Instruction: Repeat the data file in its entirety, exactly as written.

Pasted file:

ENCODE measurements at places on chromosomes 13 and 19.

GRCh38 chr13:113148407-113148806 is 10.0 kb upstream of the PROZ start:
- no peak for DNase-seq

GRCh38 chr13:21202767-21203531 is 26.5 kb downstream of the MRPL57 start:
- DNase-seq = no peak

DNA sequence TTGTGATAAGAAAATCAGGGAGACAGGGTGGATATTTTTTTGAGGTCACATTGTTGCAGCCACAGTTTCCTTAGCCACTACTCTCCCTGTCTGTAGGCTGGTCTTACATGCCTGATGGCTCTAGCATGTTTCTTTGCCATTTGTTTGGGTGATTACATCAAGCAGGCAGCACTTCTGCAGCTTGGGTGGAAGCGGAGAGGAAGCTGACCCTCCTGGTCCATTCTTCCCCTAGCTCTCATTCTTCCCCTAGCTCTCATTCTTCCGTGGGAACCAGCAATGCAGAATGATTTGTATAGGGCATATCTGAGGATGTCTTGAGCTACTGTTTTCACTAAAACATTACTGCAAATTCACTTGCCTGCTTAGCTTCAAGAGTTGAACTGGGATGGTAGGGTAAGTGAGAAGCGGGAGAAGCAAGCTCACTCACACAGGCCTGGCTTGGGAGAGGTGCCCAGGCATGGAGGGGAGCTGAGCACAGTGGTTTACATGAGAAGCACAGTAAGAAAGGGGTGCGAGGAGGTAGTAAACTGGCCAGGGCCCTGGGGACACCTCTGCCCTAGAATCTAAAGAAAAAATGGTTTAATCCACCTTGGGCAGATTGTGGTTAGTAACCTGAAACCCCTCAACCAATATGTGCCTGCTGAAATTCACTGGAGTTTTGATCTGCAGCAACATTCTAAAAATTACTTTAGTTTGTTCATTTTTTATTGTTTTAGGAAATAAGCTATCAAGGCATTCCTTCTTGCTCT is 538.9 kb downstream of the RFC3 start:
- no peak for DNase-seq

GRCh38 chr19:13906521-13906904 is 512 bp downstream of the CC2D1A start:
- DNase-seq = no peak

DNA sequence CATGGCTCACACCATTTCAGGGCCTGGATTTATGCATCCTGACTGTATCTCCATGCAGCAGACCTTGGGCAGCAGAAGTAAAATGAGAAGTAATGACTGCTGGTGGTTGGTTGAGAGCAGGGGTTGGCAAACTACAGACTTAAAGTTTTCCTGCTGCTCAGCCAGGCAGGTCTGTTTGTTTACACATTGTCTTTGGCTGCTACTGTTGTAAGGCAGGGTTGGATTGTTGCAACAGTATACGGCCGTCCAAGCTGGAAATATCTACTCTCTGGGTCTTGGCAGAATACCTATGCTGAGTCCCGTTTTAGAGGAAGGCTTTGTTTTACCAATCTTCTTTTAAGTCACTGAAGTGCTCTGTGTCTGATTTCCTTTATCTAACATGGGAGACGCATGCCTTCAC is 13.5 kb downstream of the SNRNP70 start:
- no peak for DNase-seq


ENCODE measurements at places on chromosomes 13 and 19.

GRCh38 chr13:113148407-113148806 is 10.0 kb upstream of the PROZ start:
- no peak for DNase-seq

GRCh38 chr13:21202767-21203531 is 26.5 kb downstream of the MRPL57 start:
- DNase-seq = no peak

DNA sequence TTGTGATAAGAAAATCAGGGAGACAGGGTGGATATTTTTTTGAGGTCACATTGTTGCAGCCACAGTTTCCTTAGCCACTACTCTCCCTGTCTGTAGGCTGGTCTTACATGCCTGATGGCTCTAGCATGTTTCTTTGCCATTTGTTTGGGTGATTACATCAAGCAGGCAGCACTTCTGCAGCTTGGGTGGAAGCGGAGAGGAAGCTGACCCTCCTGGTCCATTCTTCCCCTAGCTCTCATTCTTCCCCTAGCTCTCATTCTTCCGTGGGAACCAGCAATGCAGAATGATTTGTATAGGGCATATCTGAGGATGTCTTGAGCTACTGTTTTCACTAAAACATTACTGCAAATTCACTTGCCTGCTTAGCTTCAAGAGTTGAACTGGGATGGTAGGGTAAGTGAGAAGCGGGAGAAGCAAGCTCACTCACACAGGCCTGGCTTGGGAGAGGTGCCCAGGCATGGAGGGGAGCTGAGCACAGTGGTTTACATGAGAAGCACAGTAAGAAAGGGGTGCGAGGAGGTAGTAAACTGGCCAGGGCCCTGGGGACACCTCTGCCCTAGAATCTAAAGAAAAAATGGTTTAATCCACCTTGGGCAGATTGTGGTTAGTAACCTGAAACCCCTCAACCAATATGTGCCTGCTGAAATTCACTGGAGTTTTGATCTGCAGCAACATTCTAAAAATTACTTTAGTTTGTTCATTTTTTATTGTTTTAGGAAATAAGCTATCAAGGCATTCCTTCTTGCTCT is 538.9 kb downstream of the RFC3 start:
- no peak for DNase-seq

GRCh38 chr19:13906521-13906904 is 512 bp downstream of the CC2D1A start:
- DNase-seq = no peak

DNA sequence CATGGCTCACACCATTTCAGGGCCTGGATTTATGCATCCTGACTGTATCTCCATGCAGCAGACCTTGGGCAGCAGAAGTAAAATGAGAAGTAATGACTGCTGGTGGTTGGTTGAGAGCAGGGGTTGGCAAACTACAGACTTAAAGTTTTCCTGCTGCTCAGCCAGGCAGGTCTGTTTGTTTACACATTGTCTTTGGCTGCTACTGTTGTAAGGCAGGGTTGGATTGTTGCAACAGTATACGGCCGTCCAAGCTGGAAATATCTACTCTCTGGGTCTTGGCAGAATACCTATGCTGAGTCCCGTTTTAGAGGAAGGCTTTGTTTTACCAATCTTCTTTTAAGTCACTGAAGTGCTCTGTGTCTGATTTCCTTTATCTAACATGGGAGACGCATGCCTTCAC is 13.5 kb downstream of the SNRNP70 start:
- no peak for DNase-seq